Sunday, September 6, 2015

Homosexuality, Obesity, and the Iron Fist of the State

The evangelical cause du jour is a county clerk in Kentucky who has been thrown in jail because she refused to issue marriage licenses to gay couples. The second-biggest irony here is that it is still on the books in Kentucky that it is not legal to issue marriage licenses to homosexual couples.
Of course, the atheists are having a great time with this.
[Photo credit]

And why not? If no private employer would tolerate an employee who would refuse service to a deserving customer, why should the state?
As usual, it is love for the state as such that clouds the thinking of well-intentioned minds, but your hero is here to disperse those clouds.
Let’s begin with the Bible. What does the Bible say about marriage? (All together now:) “Therefore a man shall leave his father and mother and cling to his wife, and the two shall become one flesh.”
One man, one woman. Simple, right? No.
Look at these twenty-one versions versions of Genesis 4:19. Every one of them says that either Lamech “married two women,” “took two wives,” or “married two wives.” The ultraliteral Hebrew says “he took two women,” which leaves open the possibility that he simply took two women but actually married at most one of them, but if every version there understands that these were both marriages – and biblical Hebrew has no other vocabulary to express marriage that I know of – then either the delusion that Lamech had two wives has been universal for the 3500 years since the Torah was written or the Torah means to say that Lamech had two wives.
We see the same thing mutatis mutandis for David in 1 Sam 25:43.
In the New Testament the evidence is not as clear, but it’s pretty strong. When the Apostle Paul gives Titus the qualifications for a church elder, he specifies that he must be “a man of one woman” or “a one-woman man.” While some versions of Titus 1:6 render this “faithful to his wife,” most take it to mean “the husband of one wife.” I infer from that that polygyny was recognized as marriage, but polygynists were disqualified from being church elders.
So the Bible defines marriage as at most one man and at least one woman, and ideally one of each. Man and man, woman and woman, man or woman and beast or robot is not a marriage. Score one for Kim Davis.
Where Mrs. Davis went wrong was by forgetting that nowhere in the Bible does God delegate to “the powers that be … ordained of God” to issue marriage licenses. Adam and Eve didn’t go to anyone for a license. Isaac and Rebekah didn’t either. Nor did David and Abigail. Nor did George and Martha Washington, nor did Betsy Griscom and John Ross.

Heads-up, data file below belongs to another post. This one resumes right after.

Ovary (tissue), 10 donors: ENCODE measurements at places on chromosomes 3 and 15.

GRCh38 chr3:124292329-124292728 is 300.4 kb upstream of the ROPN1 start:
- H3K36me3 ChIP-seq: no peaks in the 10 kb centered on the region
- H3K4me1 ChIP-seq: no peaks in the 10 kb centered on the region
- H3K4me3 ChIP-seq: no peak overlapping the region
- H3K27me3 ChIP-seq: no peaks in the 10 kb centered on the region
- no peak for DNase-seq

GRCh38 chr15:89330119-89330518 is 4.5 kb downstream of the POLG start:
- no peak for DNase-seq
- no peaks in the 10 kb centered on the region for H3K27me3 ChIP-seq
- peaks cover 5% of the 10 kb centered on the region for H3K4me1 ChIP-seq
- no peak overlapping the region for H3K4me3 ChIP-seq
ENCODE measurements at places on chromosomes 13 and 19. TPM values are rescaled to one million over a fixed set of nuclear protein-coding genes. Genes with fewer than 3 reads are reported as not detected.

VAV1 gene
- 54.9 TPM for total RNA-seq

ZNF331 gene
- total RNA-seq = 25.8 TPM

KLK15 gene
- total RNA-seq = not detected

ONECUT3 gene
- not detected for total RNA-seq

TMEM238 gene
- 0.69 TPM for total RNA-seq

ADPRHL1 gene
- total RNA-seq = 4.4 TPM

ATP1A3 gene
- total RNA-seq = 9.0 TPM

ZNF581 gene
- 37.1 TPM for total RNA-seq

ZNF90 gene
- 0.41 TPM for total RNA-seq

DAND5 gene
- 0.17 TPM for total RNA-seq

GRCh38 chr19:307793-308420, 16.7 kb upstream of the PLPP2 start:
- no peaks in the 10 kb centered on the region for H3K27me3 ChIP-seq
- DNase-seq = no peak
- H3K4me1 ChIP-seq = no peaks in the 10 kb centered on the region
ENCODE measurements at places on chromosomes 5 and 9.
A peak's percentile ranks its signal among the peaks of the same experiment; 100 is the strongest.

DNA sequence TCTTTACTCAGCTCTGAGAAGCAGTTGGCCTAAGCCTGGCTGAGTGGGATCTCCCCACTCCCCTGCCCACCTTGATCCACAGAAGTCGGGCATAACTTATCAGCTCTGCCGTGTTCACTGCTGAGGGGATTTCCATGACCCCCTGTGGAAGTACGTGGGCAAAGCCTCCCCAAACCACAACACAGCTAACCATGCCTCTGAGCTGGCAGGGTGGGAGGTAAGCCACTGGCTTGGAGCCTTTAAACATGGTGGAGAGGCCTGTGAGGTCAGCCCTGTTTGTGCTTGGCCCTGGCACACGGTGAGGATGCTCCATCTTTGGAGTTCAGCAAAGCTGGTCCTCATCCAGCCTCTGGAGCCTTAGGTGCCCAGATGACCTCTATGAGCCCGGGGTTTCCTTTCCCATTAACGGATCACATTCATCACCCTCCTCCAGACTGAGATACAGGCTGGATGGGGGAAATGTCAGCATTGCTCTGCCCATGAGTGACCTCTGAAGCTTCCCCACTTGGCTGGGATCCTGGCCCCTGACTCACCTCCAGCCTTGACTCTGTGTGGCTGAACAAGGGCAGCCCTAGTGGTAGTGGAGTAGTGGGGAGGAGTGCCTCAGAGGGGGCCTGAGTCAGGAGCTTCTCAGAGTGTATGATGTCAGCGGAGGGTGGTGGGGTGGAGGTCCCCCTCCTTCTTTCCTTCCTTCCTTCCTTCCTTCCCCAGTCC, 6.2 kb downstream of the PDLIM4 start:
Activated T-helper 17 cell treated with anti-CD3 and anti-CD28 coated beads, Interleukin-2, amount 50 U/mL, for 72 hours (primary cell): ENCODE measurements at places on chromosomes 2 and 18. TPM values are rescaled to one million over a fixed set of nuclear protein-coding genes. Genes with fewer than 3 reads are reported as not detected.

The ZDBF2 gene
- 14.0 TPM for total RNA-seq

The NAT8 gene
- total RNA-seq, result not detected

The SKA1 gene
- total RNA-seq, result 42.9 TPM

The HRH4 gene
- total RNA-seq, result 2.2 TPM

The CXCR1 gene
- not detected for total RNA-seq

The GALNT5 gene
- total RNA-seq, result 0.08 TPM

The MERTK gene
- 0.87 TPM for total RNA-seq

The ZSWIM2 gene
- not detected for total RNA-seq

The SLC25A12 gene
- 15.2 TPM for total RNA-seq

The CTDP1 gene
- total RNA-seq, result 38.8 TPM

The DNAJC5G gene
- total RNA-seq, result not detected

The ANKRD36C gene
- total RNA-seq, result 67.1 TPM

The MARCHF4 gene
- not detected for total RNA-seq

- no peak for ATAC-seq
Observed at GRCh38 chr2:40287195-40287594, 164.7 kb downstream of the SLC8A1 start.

Marriage licensing laws were introduced in fifteenth-century England (not, as I was previously informed, in the Jim Crow South), two thousand years after the Torah was written. For three hundred years before that, the Catholic Church seems to have been the authority in the matter. Given the Catholic doctrine that the Pope is the Vicar of Christ on Earth, I would expect that the church enforced its authority with the sword, and with the secularization of European culture during the Renaissance, the sword passed to the increasingly godless civil authorities.
Enter Mrs. Davis, who took a job that she knew would pay her from tax money extracted from, among others, evangelical Christians and homosexuals. Her reasons for taking that job are her business alone, but one can assume that she took such factors as remuneration and job security into account and decided she would do better as a clerk in a government office than in the private sector. She also agreed at the outset, one would think, to obey the rules of the workplace.
Had she considered the lack of biblical mandate for marriage licenses? Given the spirit of the times that regards the state is a necessary positive good, I doubt it. The deer walked right into the ambush.
Here’s where you can’t make this stuff up. If she had told the gay applicants, “Kentucky law forbids me to issue a license,” she would literally have had Kentucky law on her side. She would have joined those heroes who have defied at state level such evils as the federal Fugitive Slave Law, the marijuana laws, and Common Core, those who have told Leviathan in Washington “Keep your damned money; we’re not going to enforce those laws.”
Instead, by making the issue a matter of her personal religion, she angered Leviathan, and like the man with a hammer to whom every problem is a nail, Leviathan grabbed her with his iron fist and threw her in jail. (Prison, of course, is nowhere described in the Bible as a place anyone should be put for any reason, but that’s the subject of another post.) Not a good idea.
Take a look at the cartoon again. If the fat guy had complaied to the cashier’s boss that he had been refused service, either the boss would have given the cashier the choice of serving the customer or finding another job, or he would have fired him on the spot. (Or he would have said, “That’s my religion too. Sorry, sir, we won’t serve you.” Think of a bar owner not wanting to serve a person who’s already inebriated.) End of problem. No media coverage. No jail term.
If the political right and left agree on anything, it’s the beneficence of the state: Highways! Schools! Hospitals! Just look at that soft velvet glove.
But that glove covers an iron fist: Police! Prisons!
Mrs. Davis found out that the powers that be, ordained of God, are not her friends. The Apostles Peter and Paul both died at the hands of the state they wrote what sound like laudatory passages about.
I say an important part of kingdom work is looking at what’s inside the glove, seeking to build alternatives, and seeking to woo away Leviathan’s lovers.

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